"When They Go Low, We Go High": What Happened to That?

What Happened To 'When They Go Low, We Go High?'

The case against a politics of anger


The 2016 election was a traumatic experience for me but, looking back, there were a few moments where I felt inspired. Michelle Obama's 2016 DNC address was one of those moments. In acknowledging the racist attacks on her husband's faith and citizenship, she said "when someone is cruel or acts like a bully you don't stoop to their level. No, our motto is: when they go low, we go high."

These words were moving in the context of opposing Donald Trump, who throughout the campaign had coarsened public discourse with his vile and hateful rhetoric. Michelle Obama, instead of trying to out-Trump Trump himself, chose to take the high road.

For a moment, Michelle Obama's words were an animating force for progressives. But after Trump's inauguration, Michelle's words, and the ideas behind them were quickly abandoned by the left. And I mourn the loss of these higher ideals. Because I think there is a great danger in embracing a politics of anger.

Anger is an understandable reaction to have in politics. When we see things in the world that are unjust or oppressive, we should be angry about them. And we should use this anger to motivate us to enact change. This is what progressive activists have done throughout history. There are many things Trump has done that piss me off, too many to name. Yet we shouldn't let this anger consume us. Anger should not be the driving force behind the progressive movement.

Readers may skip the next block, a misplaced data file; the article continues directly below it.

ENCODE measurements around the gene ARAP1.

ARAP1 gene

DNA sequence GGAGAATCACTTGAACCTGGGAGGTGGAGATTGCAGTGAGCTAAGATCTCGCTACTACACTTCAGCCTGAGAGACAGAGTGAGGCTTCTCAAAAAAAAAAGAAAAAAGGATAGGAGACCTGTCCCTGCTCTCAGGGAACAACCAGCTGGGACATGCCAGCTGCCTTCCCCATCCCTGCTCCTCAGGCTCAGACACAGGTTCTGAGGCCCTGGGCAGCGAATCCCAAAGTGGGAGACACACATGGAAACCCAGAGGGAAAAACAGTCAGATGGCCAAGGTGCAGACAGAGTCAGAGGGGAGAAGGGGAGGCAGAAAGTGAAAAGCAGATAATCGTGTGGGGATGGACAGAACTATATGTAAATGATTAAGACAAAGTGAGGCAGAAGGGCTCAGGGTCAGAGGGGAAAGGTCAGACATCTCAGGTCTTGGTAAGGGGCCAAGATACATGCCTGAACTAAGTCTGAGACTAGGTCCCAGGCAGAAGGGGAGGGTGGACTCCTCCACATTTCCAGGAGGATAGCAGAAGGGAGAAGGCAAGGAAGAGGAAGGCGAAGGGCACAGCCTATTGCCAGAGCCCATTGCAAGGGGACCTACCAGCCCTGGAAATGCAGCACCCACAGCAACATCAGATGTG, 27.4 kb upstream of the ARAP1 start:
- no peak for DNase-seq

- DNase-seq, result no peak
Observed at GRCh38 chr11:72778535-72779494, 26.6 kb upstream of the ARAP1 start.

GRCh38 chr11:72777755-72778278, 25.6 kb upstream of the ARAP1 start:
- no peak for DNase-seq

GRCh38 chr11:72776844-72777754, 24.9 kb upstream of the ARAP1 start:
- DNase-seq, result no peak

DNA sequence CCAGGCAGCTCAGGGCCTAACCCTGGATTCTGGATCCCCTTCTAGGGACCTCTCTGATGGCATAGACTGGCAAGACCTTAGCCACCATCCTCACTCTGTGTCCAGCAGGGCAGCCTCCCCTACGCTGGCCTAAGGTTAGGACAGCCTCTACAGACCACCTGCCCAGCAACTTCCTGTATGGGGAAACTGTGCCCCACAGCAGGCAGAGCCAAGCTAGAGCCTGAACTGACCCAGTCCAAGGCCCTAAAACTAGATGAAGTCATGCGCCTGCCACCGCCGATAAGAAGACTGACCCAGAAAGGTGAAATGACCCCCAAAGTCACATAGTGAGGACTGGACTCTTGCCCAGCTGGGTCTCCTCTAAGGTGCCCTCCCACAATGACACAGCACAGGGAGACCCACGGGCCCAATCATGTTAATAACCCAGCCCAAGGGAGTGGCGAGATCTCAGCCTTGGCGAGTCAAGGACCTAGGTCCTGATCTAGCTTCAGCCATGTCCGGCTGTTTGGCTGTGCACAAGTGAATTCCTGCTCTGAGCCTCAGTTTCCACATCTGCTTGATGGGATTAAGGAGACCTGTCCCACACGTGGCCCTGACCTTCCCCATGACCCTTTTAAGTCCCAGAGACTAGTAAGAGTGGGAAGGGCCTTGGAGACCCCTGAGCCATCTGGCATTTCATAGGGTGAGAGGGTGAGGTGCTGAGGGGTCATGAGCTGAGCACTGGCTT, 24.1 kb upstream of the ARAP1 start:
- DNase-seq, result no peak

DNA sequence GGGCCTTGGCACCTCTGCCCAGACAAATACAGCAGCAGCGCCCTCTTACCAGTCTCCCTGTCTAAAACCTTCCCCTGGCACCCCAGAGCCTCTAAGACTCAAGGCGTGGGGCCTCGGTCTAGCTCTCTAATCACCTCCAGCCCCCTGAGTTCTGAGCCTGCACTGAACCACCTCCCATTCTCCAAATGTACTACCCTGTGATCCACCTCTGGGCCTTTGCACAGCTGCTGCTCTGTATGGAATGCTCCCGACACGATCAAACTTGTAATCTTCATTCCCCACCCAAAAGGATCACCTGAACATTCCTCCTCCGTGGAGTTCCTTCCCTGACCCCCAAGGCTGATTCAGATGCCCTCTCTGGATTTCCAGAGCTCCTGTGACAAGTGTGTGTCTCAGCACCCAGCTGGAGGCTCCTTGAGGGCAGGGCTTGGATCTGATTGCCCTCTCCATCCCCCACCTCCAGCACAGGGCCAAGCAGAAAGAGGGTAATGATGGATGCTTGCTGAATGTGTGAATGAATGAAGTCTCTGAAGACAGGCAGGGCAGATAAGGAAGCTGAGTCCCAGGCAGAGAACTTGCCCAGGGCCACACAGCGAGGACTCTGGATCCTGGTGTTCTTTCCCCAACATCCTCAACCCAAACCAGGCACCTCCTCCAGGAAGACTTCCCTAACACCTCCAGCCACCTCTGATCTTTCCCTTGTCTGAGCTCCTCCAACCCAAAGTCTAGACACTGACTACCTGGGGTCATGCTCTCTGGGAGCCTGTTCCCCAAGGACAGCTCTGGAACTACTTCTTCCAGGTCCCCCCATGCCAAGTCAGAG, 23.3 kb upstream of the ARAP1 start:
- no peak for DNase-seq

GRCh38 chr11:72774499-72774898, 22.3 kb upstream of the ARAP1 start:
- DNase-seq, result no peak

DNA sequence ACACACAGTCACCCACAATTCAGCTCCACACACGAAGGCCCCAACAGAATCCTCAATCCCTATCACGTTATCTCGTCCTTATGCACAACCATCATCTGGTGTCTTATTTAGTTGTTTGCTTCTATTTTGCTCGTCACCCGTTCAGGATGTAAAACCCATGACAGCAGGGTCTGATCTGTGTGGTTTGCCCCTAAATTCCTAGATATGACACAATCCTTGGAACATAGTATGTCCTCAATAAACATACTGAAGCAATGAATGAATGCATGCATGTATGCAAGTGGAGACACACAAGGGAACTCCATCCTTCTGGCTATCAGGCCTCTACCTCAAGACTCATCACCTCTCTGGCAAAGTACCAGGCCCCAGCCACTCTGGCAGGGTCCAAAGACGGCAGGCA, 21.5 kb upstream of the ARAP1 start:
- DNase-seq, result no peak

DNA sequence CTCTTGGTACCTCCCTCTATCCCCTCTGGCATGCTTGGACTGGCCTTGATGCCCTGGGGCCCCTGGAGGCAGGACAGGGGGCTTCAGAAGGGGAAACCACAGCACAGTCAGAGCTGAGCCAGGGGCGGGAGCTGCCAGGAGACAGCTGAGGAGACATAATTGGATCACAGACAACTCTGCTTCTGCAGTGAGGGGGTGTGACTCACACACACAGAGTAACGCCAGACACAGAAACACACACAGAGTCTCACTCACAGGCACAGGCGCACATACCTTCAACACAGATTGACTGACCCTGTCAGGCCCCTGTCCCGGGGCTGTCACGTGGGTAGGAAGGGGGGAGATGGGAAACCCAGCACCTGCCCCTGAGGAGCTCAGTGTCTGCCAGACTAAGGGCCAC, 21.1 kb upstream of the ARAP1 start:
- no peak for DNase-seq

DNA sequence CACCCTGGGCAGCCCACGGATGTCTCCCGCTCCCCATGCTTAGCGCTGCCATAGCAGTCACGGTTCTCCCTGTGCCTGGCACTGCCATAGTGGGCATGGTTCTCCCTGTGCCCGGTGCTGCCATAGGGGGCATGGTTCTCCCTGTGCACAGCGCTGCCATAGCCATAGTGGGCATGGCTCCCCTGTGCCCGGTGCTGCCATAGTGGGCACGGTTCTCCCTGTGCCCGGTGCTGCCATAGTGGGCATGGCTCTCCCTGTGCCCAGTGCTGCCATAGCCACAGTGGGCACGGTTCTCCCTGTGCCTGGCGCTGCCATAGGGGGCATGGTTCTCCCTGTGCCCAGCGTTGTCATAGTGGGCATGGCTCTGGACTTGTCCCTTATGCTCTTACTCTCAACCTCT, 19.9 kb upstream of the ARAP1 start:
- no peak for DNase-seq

Anger is dangerous because it so easily slips into hatred. And I have seen a tendency on the left to demonize our political rivals. This comes from a false premise. Conservatives are not bad people. They want what's best for our country, just as liberals do. They have a different vision but that doesn't make them evil. In the same vein, we should not look down upon Trump supporters. They are not our moral or intellectual inferiors. I have family friends who voted for Trump. I have known them my entire life. They are not deplorables. They are smart and kind and funny. They are fundamentally good people. This narrow-minded tribalism, this us vs. them mentality, is exactly the sort of divisiveness that Trump has exploited for his own political gain. But it not right, it is not moral, and it is deeply damaging to our country.

Liberals have shown a stunning lack of empathy for Trump supporters and this deeply concerns me. We should have all-encompassing empathy. And anger stops us from doing this. It feeds our worst human impulses. As Buddha said, "Holding on to anger is like grasping a hot coal with the intent of throwing it at someone else; you are the one who gets burned."

There have been several instances of progressive activists disturbing members of the Trump Administration or Republican politicians at restaurants or harassing them in public. My question is: What are we really accomplishing besides ruining someone's night out? Clearly, these disturbances are not the same as the violence in bomb threats to prominent Democrats. But it is still wrong. I think our time would be better spent phone-banking or canvassing for progressive candidates instead of heckling people at restaurants. Liberals have really embraced the idea of resistance. But you know what's better than being in the opposition? Being in power.

Also, on GW freshman class Facebook page, there have been instances of conservatives posting about an upcoming event and liberals leaving snarky remarks in the comment section. This is rude and unnecessary. We aren't advancing any progressive cause; we're just being jerks. And that's not okay. Conservative should feel free to express their opinions and organize their own events without being harassed and ridiculed by the left. Marginalizing conservatives serves no legitimate purpose. We should respect conservatives for being passionate about what they believe in and putting their ideas into action. And we should do the same.